Phishing is a specific type of spam message that solicits personal information from the recipient. Phishers use social engineering techniques to fool end users into believing that the message originated from a trusted sender, making these attacks especially dangerous because they often con victims into divulging social security numbers, bank account information or credit card numbers. In one six-month period, phishing attacks increased in frequency by 4000%, and the trend continues upward.

An example of phishing is an email that appears to come from a bank requesting that users log into their account to update or correct personal information. When the users follow a link embedded in the email, they are redirected to a site that looks and behaves like the expected bank website. However, unbeknownst to the soon-to-be identity theft victims, the site is actually controlled by the scam artists who sent the email, and all information entered by the victim can now be used in a variety of ways, none of which are good.

Spoofing is a deceptive form of spam that hides the domain of the spammer or the spam’s origination point. Spammers often hijack the domains of well-known businesses or government entities to make spam filters think the communication is coming from a legitimate source.

Today’s spammers are more crafty than ever before and have begun blending elements of both phishing and spoofing into their messages, further spinning their web of deception. The toxic combination of spoofing and phishing presents a major threat that can trick most anyone into providing personal information to a stranger.

Toothless Legislation

On January 1, 2004, President Bush signed into law the “Controlling the Assault of Non-Solicited Pornography and Marketing Act of 2003,” or “CAN-SPAM” Act. While well intentioned, CAN-SPAM has done little or nothing to curb the flow of unwanted email. While CAN-SPAM was designed to decrease the overall volume of spam, the exact opposite has happened: spam accounts for more than 75% of all email traffic, and phishing attacks continue to increase exponentially.

Anti Spam Software for the Desktop

The dramatic increase in spam volume has prompted a corresponding surge in stand-alone anti spam software solutions for the desktop, all with varying levels of effectiveness. Some anti spam software uses text filtering to screen incoming messages for known characteristics of spam, while other solutions rely solely on reputation systems that monitor and categorize email senders by IP address according to their sending behavior. Still other anti spam software uses “challenge/response filters” to block unapproved mail until the sender responds (manually) to a challenge email sent to their email account to verify his or her identity.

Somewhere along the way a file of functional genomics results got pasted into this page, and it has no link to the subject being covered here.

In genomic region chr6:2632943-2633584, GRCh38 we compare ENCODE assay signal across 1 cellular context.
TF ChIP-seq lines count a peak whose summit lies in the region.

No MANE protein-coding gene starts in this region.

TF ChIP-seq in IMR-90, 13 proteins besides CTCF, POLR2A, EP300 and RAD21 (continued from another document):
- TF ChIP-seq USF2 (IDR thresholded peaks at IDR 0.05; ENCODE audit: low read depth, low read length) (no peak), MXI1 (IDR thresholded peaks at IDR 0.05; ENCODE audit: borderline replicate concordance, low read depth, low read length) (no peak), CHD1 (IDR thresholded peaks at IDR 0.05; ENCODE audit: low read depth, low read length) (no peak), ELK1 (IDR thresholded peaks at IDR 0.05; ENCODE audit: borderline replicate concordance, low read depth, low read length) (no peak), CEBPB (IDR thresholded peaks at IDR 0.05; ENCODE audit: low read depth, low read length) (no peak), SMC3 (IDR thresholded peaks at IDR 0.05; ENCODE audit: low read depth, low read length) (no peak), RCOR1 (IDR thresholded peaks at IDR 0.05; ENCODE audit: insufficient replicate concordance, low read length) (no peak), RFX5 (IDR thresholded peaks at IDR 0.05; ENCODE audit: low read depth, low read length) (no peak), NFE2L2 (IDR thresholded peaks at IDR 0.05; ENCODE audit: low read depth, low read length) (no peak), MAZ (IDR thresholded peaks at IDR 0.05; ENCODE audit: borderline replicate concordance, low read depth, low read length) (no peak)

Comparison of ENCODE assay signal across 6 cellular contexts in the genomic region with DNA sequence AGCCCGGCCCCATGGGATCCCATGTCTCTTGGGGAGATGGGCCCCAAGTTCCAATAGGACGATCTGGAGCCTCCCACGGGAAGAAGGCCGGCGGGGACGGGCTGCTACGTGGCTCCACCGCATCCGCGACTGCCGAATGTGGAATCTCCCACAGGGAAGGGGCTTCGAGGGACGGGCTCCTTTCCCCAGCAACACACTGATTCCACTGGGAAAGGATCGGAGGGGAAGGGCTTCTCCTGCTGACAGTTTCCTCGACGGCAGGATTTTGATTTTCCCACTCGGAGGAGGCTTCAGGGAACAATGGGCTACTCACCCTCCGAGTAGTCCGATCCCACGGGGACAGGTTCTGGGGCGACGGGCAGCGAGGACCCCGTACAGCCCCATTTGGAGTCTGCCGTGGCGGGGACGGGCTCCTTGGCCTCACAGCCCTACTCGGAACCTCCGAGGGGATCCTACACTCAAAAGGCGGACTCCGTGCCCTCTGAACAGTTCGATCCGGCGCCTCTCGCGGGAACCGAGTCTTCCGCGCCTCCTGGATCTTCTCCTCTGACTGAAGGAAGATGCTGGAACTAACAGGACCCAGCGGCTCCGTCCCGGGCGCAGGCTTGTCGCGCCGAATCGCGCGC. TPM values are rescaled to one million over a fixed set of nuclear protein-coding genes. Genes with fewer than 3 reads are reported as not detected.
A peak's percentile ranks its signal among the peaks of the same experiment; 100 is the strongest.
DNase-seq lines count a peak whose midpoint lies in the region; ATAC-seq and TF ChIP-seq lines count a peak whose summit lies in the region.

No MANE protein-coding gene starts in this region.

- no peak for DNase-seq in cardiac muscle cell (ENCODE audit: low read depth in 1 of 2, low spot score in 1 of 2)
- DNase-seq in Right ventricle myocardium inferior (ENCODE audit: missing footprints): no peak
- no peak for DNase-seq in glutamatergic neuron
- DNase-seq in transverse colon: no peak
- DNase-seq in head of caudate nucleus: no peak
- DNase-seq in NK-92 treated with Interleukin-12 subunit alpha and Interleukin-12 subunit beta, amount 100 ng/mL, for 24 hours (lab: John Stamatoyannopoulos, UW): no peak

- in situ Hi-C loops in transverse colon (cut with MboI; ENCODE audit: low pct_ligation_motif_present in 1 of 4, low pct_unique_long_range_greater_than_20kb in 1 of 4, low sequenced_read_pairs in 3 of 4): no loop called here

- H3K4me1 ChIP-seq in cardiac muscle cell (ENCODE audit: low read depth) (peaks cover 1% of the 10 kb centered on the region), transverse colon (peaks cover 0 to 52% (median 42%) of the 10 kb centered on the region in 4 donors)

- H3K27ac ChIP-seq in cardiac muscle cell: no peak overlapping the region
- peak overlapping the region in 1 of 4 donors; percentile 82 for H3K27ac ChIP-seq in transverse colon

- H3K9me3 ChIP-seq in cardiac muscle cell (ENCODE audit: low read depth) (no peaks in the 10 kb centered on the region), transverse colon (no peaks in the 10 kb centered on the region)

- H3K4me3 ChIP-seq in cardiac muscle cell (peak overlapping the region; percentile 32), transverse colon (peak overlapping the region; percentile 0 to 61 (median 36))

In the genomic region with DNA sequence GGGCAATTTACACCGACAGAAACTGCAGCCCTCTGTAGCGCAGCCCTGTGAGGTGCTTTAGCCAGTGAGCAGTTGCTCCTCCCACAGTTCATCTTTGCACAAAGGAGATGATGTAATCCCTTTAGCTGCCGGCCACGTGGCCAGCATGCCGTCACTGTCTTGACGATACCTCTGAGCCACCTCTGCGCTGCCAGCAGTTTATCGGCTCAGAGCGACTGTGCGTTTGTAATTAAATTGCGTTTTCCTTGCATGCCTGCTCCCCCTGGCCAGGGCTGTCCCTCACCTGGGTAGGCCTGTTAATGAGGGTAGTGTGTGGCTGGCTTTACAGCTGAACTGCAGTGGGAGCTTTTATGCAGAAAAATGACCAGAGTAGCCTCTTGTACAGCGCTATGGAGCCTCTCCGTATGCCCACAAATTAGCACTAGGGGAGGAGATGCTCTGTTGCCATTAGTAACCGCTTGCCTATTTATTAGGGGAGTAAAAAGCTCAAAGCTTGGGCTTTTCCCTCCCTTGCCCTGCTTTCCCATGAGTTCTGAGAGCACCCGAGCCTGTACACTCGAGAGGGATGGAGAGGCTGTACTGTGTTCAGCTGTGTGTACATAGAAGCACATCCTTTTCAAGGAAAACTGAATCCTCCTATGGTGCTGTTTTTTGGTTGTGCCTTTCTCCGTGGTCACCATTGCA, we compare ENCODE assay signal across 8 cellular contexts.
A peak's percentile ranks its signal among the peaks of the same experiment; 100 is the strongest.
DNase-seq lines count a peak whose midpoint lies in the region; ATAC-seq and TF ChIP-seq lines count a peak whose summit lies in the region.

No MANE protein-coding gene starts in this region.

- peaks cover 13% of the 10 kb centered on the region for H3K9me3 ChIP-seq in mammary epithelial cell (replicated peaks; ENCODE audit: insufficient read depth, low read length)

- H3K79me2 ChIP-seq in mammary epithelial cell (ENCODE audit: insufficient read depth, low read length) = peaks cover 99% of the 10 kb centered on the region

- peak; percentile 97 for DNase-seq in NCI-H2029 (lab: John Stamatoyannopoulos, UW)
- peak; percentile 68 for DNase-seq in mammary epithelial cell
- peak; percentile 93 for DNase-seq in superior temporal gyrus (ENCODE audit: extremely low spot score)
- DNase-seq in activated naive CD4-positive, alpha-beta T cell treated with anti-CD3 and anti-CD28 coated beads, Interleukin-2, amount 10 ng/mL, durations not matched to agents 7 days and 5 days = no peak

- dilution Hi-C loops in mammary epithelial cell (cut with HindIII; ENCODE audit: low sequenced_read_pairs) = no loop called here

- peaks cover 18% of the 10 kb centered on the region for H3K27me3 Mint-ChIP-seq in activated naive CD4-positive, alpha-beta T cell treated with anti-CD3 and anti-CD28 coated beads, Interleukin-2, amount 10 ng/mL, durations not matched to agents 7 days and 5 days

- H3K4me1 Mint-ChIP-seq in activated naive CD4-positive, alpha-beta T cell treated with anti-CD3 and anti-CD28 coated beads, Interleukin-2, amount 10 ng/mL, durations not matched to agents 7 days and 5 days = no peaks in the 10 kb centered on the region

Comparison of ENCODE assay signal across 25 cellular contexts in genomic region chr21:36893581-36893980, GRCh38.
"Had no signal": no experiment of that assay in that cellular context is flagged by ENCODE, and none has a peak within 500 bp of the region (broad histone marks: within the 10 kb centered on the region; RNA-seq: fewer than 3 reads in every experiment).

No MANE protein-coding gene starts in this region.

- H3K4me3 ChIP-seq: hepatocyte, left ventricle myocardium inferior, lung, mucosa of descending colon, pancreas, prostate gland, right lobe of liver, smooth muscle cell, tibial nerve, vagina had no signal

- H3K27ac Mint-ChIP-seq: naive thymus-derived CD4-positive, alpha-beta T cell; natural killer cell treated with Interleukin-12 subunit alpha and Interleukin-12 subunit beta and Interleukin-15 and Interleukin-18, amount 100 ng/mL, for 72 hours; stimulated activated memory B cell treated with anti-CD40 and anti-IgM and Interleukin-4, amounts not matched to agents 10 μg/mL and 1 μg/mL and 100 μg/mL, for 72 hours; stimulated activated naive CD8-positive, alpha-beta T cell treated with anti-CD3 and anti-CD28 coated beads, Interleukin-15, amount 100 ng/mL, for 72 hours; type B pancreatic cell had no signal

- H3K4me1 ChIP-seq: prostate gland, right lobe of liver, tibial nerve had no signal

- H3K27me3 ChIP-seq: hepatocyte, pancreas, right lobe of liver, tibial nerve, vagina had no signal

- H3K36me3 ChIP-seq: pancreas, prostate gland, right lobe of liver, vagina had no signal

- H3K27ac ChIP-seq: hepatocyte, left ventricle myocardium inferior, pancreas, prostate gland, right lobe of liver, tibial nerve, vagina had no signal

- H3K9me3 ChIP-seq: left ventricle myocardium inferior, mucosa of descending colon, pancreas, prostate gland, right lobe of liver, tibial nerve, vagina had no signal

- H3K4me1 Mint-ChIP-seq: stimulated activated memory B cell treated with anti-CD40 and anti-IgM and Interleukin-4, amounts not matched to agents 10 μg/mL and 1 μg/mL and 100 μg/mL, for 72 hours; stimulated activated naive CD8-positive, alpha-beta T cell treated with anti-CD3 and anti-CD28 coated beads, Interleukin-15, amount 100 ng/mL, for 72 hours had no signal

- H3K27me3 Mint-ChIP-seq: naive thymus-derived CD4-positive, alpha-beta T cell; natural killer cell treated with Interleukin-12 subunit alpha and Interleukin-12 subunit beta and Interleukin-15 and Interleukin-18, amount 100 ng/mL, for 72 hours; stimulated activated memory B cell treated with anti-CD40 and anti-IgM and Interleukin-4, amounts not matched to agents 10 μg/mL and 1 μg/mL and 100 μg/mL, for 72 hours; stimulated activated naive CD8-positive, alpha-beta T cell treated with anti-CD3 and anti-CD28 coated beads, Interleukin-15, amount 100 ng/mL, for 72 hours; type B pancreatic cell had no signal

With so many different methods of filtering spam, no single software-based desktop anti spam solution is capable of effectively stopping spam before it reaches the inbox. The only way to successfully fight spam is to create an anti spam “cocktail” including reputation services, text filters, constant updates and a host of other best-of-breed spam blocking methods. Just as importantly, an effective anti spam solution should reside at the email gateway, not at the desktop.

Take a Consolidated Approach to Anti Spam

Although it takes a person only a moment to process a message and identify it as spam, it is difficult to automate that human process because no single message characteristic consistently identifies spam. In fact, there are hundreds of different message characteristics that may indicate an email is spam, and an effective anti spam solution must be capable of employing multiple spam detection techniques.

In addition to effectively identifying spam, businesses must be assured that legitimate mail is not blocked in error. Even one false positive, or incorrectly blocked email, can have a significant impact on businesses today. Accurate spam blocking requires a combination of tools to examine various message criteria combined with real-time research and intelligence data.

By aggregating multiple spam detection technologies like text filtering, reputation services, traffic analysis and other best-of-breed techniques, and placing the solution at the email gateway in a hardened appliance, enterprises can retake control of the inbox.

SkilTech’s new email platform employs many of these techniques, resulting in a nearly spam-free inbox.  If you’re interested in upgrading to this new email technology, call (410-996-0040) or email us ( for more information.

Categories: Email, Spam